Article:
NASA’s human spaceflight strategy, sustainability and growth

The reward is everyone’s ability to go further.

It’s not every day you are told your choices are not yours alone. Last year’s 2020 Space Council report did just this. NASA’s deep space exploration and the US commercial space sector are linked. The report was clear, a commercial space economy is “necessary” for NASA’s deep space presence to be sustainable after any first steps.

“This vision begins with a campaign to utilize Earth’s orbital environment, the surface of the Moon, and cis-lunar space to develop the critical technologies, operational capabilities, and commercial space economy necessary for a sustainable human presence n the Moon, Mars, and beyond.”

Space Council 2020

A discussion about growth follows naturally the moment the word “economy” is in the fray.

Put another way, ambitious NASA missions happen to the degree prior steps flourish to where NASA can be one of many customers for those prior steps. Then NASA can move out – further. Inversely, a NASA focus on only its immediate mission, without space industry economic growth, substitutes a poor assumption, that its NASA’s budgets that grow instead. And not just grow, but grow significantly. This view is not new – that NASA human space exploration plans succeed if every step along the way drops its costs significantly once complete, freeing up budget resources for the next steps. (Jeff Greason captured this perfectly in 2011.)

Putting aside over-parsing the Space Council’s words and intent, the seed of a valuable idea persists – that when NASA human spaceflight acts as an investment to grow the non-NASA space sector, NASA can move on, becoming one of many customers for the earlier capabilities it helped create. NASA invests then reaps the reward. The reward is not just other’s economic benefit, a spin-off or a new technology – it’s the ability for NASA to move on.

Describing space sector growth is one thing, the eloquent phrasing of Marburger or Sagan. Quantifying growth is another matter, a discussion about economics, costs, budget prospects, all to connect just why a vision of many people on the Moon alongside a handful of government personnel is a necessity for those first steps to be sustained. If our vision is humans as a spacefaring civilization, but plans only go as far as first steps, we should feel obligated to fill in what joins the vision with the plan.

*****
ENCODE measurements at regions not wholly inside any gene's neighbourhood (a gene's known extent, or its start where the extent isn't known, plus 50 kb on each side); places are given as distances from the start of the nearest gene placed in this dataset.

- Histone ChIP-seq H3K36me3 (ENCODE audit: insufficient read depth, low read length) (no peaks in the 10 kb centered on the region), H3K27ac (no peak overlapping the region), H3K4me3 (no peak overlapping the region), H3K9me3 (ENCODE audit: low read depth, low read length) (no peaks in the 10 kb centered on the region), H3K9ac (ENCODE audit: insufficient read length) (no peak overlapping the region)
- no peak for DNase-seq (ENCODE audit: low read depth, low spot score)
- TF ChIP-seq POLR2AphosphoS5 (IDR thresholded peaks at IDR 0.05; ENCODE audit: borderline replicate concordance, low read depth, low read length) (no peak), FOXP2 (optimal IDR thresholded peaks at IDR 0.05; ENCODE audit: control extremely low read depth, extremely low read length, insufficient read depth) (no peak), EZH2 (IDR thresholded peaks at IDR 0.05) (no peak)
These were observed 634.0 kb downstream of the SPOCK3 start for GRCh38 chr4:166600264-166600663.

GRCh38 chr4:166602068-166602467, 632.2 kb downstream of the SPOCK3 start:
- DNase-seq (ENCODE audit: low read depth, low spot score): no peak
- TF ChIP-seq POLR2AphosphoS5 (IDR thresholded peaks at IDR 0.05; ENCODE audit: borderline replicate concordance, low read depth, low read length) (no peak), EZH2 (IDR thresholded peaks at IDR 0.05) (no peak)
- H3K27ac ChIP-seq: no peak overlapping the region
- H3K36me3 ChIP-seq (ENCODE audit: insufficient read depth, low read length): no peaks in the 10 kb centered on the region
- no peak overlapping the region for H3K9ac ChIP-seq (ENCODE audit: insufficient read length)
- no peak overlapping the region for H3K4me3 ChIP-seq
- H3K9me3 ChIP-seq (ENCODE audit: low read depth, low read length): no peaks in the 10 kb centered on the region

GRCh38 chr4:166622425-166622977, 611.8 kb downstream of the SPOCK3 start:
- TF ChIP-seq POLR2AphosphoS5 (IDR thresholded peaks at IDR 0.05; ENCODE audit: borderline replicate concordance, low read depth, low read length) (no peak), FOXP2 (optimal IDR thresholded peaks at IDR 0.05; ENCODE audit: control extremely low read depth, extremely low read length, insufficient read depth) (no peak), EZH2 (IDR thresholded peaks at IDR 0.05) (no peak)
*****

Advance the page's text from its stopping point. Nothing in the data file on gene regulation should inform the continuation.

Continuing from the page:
NASA usually remains an arms-length away from the concept of broad economic growth. Plans are linear “campaigns”, a lander, then a rover. Economic impacts are justified as the after-glow of spending in a sector or technology. More recently, NASA plans for LEO commercialization and private orbital platforms address growth in LEO human space activity. Here we move away from the notion that something new means stopping one investment to place resources elsewhere – in defense terms, strengthening your rear and maintaining your supply line.

The “off-books” concept

I propose an underlying quantifiable concept to reinforce and help understand how NASA missions can be thought of in terms of in broad economic investments. This begins by favoring partners and directions that grow non-NASA business. The quantifiable concept relies on S-curves. S-curves are among the first concepts we dive into in engineering, biology, math and economics. An S-curve represents growth over time (in calculus the integral or area under the curve). If the cumulative amount measured is an S-curve, that something is growing (say household product adoption of cell phones).

NASA’s budget is not growing along an S-curve – by definition no federal agencies budgets will ever do so. It’s inevitable that any vision growing human space activity is “off-book”. This is not about resources going un-reported. Rather, it’s in a way that reflects an investor and an industry. NASA has always played a critical role at the start of space sector S-curves, skipping from curve to curve like jumping from rock to rock to get to the other side of a very wide river – a river the scale of our solar system. The leap here is to where this concept becomes a driver of investment, the “necessary” part, a purposeful approach.

The NASA budget represented as a line increasing slightly year over year, left to right, with S-curves representing other market and dollar growth above that line growing much more rapidly. Credit: Edgar Zapata, zapatatalksnasa.com
S-curves beget more S-curves, growth leaving behind capability to build more. Credit: Edgar Zapata, zapatatalksnasa.com

Post-it note idea about S-curves. Credit: Edgar Zapata, zapatatalksnasa.com
Because it’s time I got to that post-it note (a more rigorous analysis for another day – not just thinking outside the box, but eliminating it, to get sand-charts of budgets to add up with fantastic results.)

Many investors will try to climb those S-curves (SpaceX, Chinese companies, small launch and satellite start-ups). The connecting tissue between visions, spacefaring, thousands of people, “incorporate the solar system into our economic sphere”, and numbers, funds, SPACs, or budgets, is really rather clear. These are exciting times. The challenge awaits – investments making each step along the way a market of many, so the reward is everyone’s ability to go further.

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